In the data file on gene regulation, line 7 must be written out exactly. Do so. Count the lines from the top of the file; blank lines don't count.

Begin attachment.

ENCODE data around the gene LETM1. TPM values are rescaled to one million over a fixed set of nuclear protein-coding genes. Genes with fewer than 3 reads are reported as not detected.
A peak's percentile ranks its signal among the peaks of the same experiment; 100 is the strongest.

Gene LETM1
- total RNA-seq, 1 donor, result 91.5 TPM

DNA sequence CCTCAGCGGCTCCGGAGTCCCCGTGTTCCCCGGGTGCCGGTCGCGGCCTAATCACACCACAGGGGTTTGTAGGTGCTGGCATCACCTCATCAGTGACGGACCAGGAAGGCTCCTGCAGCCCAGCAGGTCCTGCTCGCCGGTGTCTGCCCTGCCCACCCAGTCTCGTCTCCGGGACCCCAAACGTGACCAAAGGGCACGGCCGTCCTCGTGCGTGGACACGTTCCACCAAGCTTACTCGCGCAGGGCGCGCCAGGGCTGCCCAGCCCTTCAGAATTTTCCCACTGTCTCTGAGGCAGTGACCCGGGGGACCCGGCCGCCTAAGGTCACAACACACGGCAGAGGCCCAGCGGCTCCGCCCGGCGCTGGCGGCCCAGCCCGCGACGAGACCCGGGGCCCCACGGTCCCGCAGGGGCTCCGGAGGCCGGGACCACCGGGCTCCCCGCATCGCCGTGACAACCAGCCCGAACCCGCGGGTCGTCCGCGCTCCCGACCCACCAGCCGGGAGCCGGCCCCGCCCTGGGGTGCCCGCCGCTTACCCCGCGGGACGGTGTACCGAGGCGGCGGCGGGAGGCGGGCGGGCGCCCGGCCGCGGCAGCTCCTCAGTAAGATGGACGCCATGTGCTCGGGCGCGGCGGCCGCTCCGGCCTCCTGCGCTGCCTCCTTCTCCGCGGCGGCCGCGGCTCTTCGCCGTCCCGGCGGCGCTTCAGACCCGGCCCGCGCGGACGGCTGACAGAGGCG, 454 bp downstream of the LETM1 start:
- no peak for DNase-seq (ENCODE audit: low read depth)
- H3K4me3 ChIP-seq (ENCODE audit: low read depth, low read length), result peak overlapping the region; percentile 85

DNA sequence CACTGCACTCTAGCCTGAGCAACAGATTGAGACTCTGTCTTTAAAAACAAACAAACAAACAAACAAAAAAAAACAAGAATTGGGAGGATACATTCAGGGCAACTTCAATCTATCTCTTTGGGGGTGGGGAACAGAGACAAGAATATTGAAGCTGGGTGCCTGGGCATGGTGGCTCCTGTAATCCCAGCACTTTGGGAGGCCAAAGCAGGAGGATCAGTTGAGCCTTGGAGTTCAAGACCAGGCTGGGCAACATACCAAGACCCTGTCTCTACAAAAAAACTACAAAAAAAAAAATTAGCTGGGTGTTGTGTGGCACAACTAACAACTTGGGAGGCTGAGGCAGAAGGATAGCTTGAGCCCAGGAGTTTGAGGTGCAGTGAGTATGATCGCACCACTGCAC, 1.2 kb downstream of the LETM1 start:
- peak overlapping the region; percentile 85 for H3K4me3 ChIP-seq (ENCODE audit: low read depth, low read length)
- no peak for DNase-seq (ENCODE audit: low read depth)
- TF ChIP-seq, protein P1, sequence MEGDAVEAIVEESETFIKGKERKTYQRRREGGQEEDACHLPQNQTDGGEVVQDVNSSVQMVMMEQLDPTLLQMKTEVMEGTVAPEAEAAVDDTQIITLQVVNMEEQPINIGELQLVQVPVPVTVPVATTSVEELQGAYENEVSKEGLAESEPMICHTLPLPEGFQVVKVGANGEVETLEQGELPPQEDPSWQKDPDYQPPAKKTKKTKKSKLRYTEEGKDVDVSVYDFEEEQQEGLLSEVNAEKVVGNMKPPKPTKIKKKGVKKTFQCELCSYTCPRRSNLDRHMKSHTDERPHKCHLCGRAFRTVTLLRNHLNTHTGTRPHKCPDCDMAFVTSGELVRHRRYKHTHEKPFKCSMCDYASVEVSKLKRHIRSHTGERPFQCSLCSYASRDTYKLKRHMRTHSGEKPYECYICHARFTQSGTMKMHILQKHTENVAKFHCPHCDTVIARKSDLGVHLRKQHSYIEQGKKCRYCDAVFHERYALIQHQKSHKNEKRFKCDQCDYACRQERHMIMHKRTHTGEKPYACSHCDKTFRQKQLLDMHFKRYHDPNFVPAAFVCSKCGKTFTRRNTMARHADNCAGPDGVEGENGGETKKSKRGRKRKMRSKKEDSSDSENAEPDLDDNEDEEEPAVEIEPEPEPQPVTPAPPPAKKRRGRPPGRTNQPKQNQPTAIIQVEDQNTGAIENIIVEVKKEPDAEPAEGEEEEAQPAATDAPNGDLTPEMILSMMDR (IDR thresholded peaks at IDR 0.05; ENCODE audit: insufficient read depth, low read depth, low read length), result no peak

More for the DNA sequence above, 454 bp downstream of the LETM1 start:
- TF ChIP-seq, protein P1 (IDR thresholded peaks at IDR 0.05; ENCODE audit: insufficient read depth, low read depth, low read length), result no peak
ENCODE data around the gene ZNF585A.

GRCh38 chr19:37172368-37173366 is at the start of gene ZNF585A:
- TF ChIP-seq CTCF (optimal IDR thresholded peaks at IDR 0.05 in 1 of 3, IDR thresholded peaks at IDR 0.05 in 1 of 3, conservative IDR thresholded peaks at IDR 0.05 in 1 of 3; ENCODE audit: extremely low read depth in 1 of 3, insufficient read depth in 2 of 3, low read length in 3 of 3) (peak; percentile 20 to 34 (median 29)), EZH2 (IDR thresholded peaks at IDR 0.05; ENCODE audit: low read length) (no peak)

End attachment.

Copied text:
- H3K4me3 ChIP-seq (ENCODE audit: low read depth, low read length), result peak overlapping the region; percentile 85